The Libyan opposition is the closest it's ever been to Tripoli since the civil war began six months ago. According to multiple news outlets, the rebels have slowly worked their way around the city and are now in a position to cut off supplies to Muammar Gaddafi's regime.
That news was paired with the apparent defection of Nassr al-Mabroul Abdullah, Libya's head of public security as well as news that Gaddafi's army fired its first scud missile.
A letter made public today by Britain's House of Commons puts into question just how much top brass at News of the World knew about illegal phone hacking practices. The letter, written by Clive Goodman, a former News of the World royal correspondent convicted of phone hacking, says the "practice was widely discussed in the daily editorial conference, until explicit reference to it was banned by the Editor."
"An Australian man was arrested in Oldham County [Ky.] on Monday in connection with a fake bomb that authorities said was placed around the neck of a teenager halfway around the world as part of an alleged extortion plot," the Louisville Courier-Journal reports.
Murmansk, Russia, is the largest city above the Arctic Circle. If Russia follows through with plans to explore for oil and natural gas offshore in the Arctic Ocean, the city and its port could see significant economic benefits.
Credit David Greene / NPR
Nadezhda Lyashenko is a spiritual leader in the Saami tribe, indigenous people who live in Russia's northwest Arctic region. As Russia and other world powers search for oil in the Arctic Ocean, she worries about the environmental consequences.
Credit David Greene / NPR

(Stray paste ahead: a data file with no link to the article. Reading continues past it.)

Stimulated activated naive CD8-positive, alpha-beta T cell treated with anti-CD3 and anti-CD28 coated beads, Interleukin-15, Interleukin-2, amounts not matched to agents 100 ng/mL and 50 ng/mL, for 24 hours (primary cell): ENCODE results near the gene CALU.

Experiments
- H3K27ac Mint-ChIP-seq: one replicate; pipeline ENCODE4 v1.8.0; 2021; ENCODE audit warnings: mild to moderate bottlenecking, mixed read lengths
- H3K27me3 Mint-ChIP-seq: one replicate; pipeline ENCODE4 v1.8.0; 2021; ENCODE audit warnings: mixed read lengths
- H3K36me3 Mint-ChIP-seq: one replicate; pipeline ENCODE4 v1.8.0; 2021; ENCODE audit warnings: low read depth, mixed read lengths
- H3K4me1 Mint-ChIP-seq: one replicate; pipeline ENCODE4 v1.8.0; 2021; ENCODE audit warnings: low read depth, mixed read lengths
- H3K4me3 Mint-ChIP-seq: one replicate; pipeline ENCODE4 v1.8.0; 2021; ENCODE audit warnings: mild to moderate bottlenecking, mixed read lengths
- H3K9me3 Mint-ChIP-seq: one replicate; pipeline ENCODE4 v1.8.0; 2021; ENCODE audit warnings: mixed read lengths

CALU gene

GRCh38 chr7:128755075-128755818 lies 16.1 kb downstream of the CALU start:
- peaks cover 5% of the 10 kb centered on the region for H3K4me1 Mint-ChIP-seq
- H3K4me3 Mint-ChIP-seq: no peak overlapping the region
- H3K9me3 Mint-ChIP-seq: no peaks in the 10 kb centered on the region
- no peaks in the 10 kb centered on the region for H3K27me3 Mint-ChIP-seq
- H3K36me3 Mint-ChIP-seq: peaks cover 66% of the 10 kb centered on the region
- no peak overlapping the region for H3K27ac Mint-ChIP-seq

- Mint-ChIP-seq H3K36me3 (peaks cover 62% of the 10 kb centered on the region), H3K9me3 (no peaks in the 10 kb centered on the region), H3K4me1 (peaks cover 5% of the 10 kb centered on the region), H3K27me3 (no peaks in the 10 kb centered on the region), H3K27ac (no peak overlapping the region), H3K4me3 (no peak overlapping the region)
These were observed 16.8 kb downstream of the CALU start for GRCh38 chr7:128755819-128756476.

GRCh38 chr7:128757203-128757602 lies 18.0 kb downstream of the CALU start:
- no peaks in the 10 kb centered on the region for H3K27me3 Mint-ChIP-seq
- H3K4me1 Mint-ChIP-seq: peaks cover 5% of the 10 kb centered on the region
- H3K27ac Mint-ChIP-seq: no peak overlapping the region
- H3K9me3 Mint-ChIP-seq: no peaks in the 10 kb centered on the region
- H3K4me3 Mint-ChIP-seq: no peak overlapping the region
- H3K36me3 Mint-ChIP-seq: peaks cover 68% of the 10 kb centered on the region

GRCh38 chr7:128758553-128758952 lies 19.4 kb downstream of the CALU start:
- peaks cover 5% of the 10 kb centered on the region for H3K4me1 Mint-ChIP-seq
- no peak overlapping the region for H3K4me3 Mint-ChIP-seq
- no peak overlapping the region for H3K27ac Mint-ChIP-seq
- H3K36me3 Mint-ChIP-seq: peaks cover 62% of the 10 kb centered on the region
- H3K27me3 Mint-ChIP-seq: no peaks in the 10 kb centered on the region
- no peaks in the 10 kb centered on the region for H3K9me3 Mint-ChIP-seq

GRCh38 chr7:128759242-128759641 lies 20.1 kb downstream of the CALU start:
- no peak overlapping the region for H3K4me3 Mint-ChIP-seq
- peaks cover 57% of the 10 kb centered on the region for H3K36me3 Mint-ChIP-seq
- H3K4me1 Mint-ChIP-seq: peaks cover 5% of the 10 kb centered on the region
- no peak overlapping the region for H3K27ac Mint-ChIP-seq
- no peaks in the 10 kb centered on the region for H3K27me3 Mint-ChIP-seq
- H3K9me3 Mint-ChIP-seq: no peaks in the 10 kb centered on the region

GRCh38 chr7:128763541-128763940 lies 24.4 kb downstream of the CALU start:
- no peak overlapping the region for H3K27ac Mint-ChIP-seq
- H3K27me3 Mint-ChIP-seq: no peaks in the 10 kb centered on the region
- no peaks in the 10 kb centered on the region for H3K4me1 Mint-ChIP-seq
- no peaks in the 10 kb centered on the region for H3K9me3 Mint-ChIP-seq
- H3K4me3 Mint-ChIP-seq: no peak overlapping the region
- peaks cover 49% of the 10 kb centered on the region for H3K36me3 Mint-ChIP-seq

The village of Teriberka, in the Murmansk region of Arctic Russia, is an impoverished and desolate community. Many of the 700 residents are out of work.
Credit David Greene / NPR
Andrei Udin, 33, works odd jobs around Teriberka — including at this repair shop — but he can't find steady work. He has grown impatient, fearing a natural gas processing plant promised to this community will never materialize.
Four years ago, Russian researchers made a bold, if unseen, move. From a submarine, deep beneath the icy waters of the North Pole, they planted a Russian flag on the ocean floor.
Russia has the world's longest Arctic border, which stretches more than 10,000 miles. And for Russia, that 2007 research mission was only the beginning of a major drive to claim ownership of vast portions of the Arctic, as well as the oil and gas deposits that are beneath.
As the country continues to dig out of the recession, many small businesses are still having trouble getting back on their feet. That's in part because most banks severely tightened lending to small firms.
In Milwaukee, Wis., one entrepreneur was turned down for credit by four banks and says the experience has actually helped her become a better business person.
The heat and humidity are relentless in Jones Island, a peninsula just south of downtown Milwaukee.
In India, the centuries-old tradition of chewing betel leaves, or paan, spread with spices and sweeteners is losing popularity. In this file photo from 2006, an Indian shopkeeper arranges silver foils of paan at his roadside shop in New Delhi.
Credit Corey Flintoff / NPR
A broker displays a sheaf of Benares betel leaves from the area around the holy city of Varanasi. They're considered to be one of the finest varieties of paan.
Credit Corey Flintoff / NPR
Paan seller Jitender Verma sits in his shop in old Delhi's Chandni Chowk Market. He has been making and selling paan in this family business for 40 years, but now faces competition from a cheap form of chewing tobacco.